George Takei's real star trek — a civil-rights crusade enhanced by social-media celebrity — shows no signs of ending 

"We as human beings are all connected by the ludicrousness of life."

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What about autographs, did anyone ever ask you to sign their kid or sign their body in a strange place?

Oh Yes! I've signed alllll kinds of body parts! Name it. I've signed it. I'll let your imagination run wiiild! [Laughs]

In addition to Star Trek, you've become known to a new generation of fans as George Takei, social media darling/king of the Internet. How did you become so engaged in social media?

I grew up imprisoned as a child in U.S. internment camps and it's been my mission in life to raise the awareness of Americans on that very dark chapter in our history. To really get people to connect emotionally to that story I thought it was important — and remember I'm a theater person — to dramatize it. And even better to develop a Broadway musical on that subject. ...

So we [put] a lot of our time, energy, talent and money into that project and we were able to get the Old Globe Theatre in San Diego to produce it. But before we did any of that, we needed to have an audience prepared for it. So, I thought, "Well, social media is a wonderful way to get the word out and to raise the awareness, but how do we do that?"

My primary social media base was primarily sci-fi geeks and nerds and I had to build that audience base much larger. So I just started through trial and error making some funny commentaries about Star Trek and sci-fi and that started getting a lot of likes and shares ... and my audience base started to grow.

At that point I had to introduce another component of this, and that was social justice. So I started talking about equality for the gays, lesbians, bisexuals and transgender people and I discovered that there was a big overlap between sci-fi geeks and nerds and LGBT people. From there my audience exploded and it got big enough that I then introduced the subject of the Japanese-American internment camps, and that brought in an even larger community, particularly Asian-Americans. From there I started bringing up the musical because I needed to develop them into potential ticket-buyers. I began sharing a few songs and a few scenes from the musical, Allegiance, and it got even bigger.

... And that's it, that's how my social-media escapades began: primarily to get the word out about a project that was very close to me.

You really seem to reach a cross-section of people. I have friends on social media who I'm sorry to say are homophobic or really far right-wing conservatives and I'm always amazed when I see even them on occasion share a George Takei meme or photo.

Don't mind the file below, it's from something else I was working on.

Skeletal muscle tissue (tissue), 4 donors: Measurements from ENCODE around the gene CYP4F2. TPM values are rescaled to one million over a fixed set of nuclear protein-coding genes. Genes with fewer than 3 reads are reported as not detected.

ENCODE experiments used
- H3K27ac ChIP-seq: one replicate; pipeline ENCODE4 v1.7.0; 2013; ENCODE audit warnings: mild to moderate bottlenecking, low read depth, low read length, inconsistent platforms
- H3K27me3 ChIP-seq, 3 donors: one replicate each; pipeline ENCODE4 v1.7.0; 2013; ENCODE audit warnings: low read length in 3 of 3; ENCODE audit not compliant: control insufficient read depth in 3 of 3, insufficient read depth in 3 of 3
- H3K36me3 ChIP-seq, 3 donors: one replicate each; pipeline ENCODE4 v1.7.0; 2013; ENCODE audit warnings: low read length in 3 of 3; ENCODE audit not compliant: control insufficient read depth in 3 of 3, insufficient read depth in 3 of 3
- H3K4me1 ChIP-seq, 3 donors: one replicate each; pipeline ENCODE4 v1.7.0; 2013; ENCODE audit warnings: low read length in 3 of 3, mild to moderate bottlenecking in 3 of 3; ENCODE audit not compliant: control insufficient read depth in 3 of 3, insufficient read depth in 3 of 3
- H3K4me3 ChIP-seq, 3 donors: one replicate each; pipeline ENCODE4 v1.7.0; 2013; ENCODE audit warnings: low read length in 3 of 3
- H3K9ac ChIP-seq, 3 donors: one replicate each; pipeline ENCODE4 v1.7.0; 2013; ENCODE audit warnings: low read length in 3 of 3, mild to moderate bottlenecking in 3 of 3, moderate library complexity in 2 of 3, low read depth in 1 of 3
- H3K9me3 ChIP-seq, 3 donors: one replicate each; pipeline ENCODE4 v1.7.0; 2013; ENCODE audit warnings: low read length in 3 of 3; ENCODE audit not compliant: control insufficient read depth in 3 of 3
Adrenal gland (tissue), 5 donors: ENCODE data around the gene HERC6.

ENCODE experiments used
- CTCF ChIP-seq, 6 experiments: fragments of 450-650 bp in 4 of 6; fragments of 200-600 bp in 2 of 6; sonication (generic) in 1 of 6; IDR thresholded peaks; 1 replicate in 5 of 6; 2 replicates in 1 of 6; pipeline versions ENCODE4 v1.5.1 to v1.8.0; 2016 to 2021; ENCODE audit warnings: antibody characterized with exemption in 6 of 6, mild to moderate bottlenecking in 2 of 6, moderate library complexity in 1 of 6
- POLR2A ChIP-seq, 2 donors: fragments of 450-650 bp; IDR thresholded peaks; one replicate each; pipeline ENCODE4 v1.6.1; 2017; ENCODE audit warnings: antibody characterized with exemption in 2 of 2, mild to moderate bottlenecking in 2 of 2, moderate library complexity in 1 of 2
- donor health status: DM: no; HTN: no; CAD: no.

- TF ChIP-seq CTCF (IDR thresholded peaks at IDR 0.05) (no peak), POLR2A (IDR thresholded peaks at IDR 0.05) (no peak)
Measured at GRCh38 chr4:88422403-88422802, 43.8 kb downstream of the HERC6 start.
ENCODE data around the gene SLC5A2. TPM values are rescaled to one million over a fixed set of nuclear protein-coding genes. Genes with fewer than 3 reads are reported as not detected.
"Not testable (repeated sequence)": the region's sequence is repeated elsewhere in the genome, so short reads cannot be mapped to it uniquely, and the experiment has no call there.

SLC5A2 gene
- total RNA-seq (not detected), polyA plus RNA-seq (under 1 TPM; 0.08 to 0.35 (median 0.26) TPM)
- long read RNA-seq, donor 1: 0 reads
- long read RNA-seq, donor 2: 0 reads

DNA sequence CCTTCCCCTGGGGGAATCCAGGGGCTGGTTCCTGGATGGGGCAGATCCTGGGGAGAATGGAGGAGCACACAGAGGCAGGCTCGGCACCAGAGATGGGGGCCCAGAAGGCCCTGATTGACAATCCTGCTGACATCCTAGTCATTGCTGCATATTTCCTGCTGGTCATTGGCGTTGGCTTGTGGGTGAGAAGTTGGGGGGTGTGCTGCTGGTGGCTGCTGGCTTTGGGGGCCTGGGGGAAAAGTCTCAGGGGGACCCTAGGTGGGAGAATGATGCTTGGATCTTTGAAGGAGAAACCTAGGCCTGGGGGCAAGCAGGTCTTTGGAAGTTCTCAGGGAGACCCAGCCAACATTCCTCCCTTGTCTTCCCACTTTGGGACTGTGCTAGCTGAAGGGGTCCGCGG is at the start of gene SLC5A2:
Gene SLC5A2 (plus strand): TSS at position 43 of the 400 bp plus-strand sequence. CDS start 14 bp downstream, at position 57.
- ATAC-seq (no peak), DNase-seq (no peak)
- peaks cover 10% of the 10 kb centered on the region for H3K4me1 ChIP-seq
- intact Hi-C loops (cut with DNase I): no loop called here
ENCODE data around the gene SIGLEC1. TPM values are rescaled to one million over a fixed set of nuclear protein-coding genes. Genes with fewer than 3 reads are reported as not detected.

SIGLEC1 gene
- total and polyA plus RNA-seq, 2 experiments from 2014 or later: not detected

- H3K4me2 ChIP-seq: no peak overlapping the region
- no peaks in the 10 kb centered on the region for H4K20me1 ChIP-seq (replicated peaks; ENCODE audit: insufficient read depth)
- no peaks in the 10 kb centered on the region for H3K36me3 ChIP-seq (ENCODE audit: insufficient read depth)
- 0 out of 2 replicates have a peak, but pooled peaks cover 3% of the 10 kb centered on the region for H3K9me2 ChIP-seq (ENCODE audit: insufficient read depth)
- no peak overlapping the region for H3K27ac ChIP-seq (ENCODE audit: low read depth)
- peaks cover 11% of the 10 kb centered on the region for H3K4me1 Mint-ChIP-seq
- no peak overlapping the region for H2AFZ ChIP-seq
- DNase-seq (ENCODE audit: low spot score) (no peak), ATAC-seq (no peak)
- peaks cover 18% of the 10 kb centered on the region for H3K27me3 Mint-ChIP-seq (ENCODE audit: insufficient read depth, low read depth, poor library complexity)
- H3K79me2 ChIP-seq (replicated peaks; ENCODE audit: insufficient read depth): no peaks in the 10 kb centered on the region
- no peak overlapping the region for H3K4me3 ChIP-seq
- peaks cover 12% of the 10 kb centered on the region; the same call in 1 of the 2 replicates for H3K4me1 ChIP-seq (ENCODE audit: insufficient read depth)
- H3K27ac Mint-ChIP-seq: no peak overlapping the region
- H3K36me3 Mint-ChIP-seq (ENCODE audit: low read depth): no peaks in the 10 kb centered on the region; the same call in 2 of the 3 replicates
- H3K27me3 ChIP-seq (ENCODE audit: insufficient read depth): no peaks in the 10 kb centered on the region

[Laughing] Well, thank you for telling me that. And thank your friends.

I will. What do you think it is about what you're doing on social media that reaches people of various backgrounds despite your positions on certain social justice issues?

I really do think the connective glue is humor. Humor is what binds us all together regardless of what our politics or phobias are. We as human beings are all connected by the ludicrousness of life.

I want to ask you about your two-word catch phrase, and of course you know what two words I'm referring to. Where did the catch-phrase "Oh My" from. Is that something you've always said and it just became more noticeable as you became more popular?

Absolutely. Haven't you ever said "oh my" when you hear something outrageous or when you see a breathtaking sunrise or sunset? It's just "Oh my!"in awe. It's a common phrase and I've used it my whole life.

But the fatal flaw was when I first went on the Howard Stern Show to promote a play I was doing in New York. There are so many outrageous things that are said on that show and I said "Ohhh Myyyy!"and he had it on tape so from that point on whether I'm there or not when someone says something outrageous, he presses a button and my voice comes on saying "Ohh Myyy." So he'd done that for years. Once when I was having a book signing a young man comes up to me and slips me the book and says "please sign it: To Jack, Oh My."And then it hit me he was a fan of the Howard Stern Show. That's when I realized it had become my signature phrase.




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